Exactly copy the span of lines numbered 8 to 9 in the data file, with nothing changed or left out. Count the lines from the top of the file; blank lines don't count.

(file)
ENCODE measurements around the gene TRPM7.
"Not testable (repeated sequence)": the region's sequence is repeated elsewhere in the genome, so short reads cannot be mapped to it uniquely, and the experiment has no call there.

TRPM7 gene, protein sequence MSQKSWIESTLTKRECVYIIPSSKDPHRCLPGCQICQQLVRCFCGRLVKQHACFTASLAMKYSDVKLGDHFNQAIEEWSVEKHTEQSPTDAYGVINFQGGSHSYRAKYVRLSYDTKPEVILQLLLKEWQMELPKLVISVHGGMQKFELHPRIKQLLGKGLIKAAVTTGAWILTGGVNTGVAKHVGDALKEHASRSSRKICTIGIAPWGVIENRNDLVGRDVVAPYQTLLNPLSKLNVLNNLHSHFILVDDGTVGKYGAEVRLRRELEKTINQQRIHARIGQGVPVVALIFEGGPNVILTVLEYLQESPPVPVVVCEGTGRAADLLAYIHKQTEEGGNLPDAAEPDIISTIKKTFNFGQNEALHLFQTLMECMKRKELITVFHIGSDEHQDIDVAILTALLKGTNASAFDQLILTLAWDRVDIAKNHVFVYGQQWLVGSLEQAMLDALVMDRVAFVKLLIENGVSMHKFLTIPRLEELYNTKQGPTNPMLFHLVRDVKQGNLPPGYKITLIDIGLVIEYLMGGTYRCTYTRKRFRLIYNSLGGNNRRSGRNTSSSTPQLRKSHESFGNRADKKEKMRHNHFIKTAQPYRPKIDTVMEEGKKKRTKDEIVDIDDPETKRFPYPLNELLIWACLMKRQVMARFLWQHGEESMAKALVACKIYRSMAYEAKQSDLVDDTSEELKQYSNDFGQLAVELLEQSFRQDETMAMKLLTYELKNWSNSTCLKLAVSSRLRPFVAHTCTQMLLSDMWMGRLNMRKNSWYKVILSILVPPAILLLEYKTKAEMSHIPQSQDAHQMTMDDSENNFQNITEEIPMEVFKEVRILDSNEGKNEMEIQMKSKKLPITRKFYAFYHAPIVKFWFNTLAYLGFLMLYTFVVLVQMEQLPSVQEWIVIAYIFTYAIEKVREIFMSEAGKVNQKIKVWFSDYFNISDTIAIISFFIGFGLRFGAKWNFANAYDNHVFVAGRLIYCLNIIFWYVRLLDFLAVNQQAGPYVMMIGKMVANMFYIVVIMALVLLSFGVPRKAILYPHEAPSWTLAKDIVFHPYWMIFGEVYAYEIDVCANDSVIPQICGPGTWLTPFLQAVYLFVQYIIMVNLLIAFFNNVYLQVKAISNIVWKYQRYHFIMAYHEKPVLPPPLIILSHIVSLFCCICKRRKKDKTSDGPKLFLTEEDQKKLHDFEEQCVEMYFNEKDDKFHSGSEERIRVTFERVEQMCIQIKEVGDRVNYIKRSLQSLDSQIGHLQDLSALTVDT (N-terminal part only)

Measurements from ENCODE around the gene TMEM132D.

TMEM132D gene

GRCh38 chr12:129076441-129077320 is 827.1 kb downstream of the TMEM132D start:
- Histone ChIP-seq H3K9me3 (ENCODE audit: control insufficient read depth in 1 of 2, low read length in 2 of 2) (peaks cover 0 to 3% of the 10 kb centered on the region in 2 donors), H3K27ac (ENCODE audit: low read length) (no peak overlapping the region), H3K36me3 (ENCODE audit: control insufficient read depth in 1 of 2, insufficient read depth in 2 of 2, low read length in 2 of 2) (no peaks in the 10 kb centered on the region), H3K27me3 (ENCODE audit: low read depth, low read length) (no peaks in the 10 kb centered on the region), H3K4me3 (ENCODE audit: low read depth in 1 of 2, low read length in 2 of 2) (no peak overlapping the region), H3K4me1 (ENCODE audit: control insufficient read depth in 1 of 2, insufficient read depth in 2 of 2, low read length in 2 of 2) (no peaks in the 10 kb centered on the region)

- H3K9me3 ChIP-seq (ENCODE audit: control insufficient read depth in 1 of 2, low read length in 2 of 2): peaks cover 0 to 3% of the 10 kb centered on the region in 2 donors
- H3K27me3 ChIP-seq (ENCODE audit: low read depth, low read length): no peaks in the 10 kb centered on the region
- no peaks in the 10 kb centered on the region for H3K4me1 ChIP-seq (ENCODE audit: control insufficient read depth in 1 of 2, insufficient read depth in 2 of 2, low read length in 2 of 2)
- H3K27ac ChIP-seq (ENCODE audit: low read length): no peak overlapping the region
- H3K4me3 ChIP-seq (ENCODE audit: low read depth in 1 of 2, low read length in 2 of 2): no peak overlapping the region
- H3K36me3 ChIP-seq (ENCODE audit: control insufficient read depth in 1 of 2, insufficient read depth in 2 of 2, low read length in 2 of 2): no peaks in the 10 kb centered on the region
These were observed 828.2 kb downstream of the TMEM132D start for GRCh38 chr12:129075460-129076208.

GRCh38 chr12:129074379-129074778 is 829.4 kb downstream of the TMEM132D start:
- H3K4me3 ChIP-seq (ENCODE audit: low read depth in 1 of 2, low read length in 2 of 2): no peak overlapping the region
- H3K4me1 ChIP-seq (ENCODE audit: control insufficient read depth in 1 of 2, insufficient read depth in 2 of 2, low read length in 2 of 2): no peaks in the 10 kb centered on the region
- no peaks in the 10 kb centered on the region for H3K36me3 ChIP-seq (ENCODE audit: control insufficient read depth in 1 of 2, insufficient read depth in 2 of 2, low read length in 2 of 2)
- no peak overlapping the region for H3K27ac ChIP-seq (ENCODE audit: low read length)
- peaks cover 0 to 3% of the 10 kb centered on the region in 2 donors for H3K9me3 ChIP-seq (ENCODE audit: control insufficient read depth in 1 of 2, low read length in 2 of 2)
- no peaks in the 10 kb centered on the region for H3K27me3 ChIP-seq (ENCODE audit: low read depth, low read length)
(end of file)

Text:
- H3K9me3 ChIP-seq (ENCODE audit: control insufficient read depth in 1 of 2, low read length in 2 of 2): peaks cover 0 to 3% of the 10 kb centered on the region in 2 donors
- H3K27me3 ChIP-seq (ENCODE audit: low read depth, low read length): no peaks in the 10 kb centered on the region